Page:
In the past couple of months, I know two couples who got married. That, in and of itself, is no big deal and you’re probably wondering why I bothered to share it. I did so because the people who were joined in holy matrimony were women. Yup, two (count ’em, two) same-sex marriages among people I count as friends already this year and it’s not even May. In both cases, the legal parts were performed out of state as North Carolina only recognizes marriages between one man and one woman. One of the couples, however, had a ceremony to bless their union and you might find the location a bit surprising: a Baptist church.
You heard that right, I said Baptist church. Oh, not that kind, though. I offer that qualifier because, here in the south, when you say “Baptist”, most people just assume you mean “Southern Baptist”. While College Park used to be a part of the SBC, those ties were severed in 1999 in response to the conservative takeover of the convention. Doing so has allowed CPBC to live into the tagline on our webpage:
“progressive, diverse, ecumenical… we welcome everyone”
Earlier this year, church leaders made the decision to perform ceremonies for couples who wished to sanctify their union without concern for sexual orientation. That decision led directly to the wedding I attended Saturday.
The question of same-sex marriage is one of the most controversial in the church these days. Sadly, that controversy tends to overshadow other issues (like the equality of women or the oppression of people who are trans-gender); it’s a case of the squeaky wheel getting the grease. Folks, we need work this out and move on to those other matters.
We are constantly told what a threat same-sex marriage is to our our nation and our families. There are numerous articles, blog posts, websites, etc. explaining the evils that will befall society and I’m not listing them here (that’s what Google is for). I’ve read/seen/heard these arguments before and they always fall flat. Saturday was no exception. As I sat there watching two of the most outstanding women I know profess their love for each other before God, their families and their community, I wondered yet again “How is this harmful to anything?” The answer is: it’s not.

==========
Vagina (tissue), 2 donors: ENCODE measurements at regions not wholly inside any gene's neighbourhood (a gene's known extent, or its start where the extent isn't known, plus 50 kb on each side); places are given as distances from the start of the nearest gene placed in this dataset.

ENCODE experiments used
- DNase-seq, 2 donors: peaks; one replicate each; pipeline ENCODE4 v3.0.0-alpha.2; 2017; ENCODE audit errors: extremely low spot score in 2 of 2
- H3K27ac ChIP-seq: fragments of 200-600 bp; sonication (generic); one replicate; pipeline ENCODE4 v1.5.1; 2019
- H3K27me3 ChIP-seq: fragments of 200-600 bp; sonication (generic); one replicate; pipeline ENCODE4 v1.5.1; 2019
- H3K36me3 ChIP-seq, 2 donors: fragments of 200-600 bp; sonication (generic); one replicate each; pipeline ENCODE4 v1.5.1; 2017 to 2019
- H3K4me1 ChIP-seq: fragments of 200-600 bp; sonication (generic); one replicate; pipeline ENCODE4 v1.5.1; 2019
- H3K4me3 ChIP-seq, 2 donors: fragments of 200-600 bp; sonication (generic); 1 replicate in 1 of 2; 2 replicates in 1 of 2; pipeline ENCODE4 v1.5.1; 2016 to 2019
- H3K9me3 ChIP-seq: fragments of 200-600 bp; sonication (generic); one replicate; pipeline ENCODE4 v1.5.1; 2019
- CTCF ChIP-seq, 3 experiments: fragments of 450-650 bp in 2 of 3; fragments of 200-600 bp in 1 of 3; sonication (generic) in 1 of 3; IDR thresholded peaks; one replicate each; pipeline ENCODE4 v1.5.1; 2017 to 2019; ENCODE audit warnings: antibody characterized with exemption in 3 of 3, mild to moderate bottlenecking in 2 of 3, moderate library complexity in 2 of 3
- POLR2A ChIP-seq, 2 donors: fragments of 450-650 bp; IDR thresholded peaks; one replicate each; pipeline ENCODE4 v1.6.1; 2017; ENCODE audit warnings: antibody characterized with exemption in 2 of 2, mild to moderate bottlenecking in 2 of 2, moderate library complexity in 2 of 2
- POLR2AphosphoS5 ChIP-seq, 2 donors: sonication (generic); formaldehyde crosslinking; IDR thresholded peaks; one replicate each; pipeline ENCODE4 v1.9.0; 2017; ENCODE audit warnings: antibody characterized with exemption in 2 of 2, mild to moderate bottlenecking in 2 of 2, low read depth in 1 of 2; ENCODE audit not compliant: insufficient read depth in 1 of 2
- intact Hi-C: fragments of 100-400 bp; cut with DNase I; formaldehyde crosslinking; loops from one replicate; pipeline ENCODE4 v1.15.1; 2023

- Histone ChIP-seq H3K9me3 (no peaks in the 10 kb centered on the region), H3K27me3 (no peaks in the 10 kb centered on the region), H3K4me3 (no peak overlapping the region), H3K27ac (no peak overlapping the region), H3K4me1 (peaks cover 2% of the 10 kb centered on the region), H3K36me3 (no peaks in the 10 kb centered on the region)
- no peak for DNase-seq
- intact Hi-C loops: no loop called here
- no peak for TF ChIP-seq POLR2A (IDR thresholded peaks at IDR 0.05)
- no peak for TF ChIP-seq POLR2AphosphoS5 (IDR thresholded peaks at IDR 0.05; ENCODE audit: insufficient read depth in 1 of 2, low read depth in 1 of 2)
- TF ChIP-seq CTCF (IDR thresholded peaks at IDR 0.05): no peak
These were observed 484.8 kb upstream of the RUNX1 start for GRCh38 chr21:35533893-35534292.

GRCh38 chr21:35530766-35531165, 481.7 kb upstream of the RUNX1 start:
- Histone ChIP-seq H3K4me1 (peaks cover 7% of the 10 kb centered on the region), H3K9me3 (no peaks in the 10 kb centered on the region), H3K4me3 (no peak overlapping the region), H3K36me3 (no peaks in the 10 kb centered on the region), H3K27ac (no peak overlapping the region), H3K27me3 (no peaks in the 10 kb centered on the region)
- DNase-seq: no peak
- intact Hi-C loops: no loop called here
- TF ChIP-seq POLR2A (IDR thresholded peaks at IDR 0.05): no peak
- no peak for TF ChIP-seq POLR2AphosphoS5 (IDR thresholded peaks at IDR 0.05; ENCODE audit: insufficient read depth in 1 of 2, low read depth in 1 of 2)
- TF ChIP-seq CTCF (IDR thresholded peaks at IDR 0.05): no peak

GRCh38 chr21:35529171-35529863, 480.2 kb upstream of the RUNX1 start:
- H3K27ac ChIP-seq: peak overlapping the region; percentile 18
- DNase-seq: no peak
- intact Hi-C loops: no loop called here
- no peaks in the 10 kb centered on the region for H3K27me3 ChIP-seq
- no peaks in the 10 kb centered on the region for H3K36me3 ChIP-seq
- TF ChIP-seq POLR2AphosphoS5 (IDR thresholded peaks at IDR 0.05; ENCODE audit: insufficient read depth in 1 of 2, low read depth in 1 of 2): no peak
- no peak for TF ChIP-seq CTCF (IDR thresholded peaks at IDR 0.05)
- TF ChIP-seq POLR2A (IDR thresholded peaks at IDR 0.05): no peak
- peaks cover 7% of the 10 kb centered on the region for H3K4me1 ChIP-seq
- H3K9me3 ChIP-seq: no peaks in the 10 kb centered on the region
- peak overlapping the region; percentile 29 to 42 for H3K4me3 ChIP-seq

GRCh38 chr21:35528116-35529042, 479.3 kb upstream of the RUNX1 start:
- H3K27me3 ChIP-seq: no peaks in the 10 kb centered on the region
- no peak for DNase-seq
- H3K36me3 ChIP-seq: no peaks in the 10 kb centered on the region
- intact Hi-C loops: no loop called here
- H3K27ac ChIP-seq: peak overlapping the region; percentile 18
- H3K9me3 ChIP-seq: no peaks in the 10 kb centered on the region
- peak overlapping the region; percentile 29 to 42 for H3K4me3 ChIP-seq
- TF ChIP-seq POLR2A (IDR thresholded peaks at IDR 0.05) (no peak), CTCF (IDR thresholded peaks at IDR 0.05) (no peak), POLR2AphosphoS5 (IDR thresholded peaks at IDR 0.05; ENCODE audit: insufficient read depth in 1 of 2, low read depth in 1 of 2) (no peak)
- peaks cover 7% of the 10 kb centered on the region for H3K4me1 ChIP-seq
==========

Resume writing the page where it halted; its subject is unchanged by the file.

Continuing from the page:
There are plenty of people who would disagree, saying “But, the Bible clearly states that homosexuality is sin!” To that I say, the Bible is anything but clear on this issue. If you don’t think so, check this out. Sure, it’s a little long, but it’s well worth your time.
In her book, I Heart Sex Workers, Lia Scholl said
“… every individual has the right to live his or her life in the manner he or she wants as long as it doesn’t infringe on the rights of others. It is the same as seeing God in the other person. It is recognition that this person deserves all the rights and privileges that come with being a child of God and created in the image of God.”
Of course, she was talking about harm reduction and increasing agency for people in the sex industry, but it works here also. Because we will never see the Kingdom come until we see everyone as a child of God; in other words, as equals.
It really comes down to this: regardless of your interpretation of scripture, the legal issues or the ick factor, you should remember that we are Christians. That means we follow Christ, who said “love your neighbor as yourself” and “Love each other. Just as I have loved you, so you also must love each other.” Denying your brothers and sisters rights that you, yourself, enjoy because you don’t care for the way they live their lives doesn’t meet that standard. Now, if you want to continue discriminating against LGBTQ folks, that’s your business. But, if you do, maybe you ought to call yourself something other than a Christian. Because you’re really not.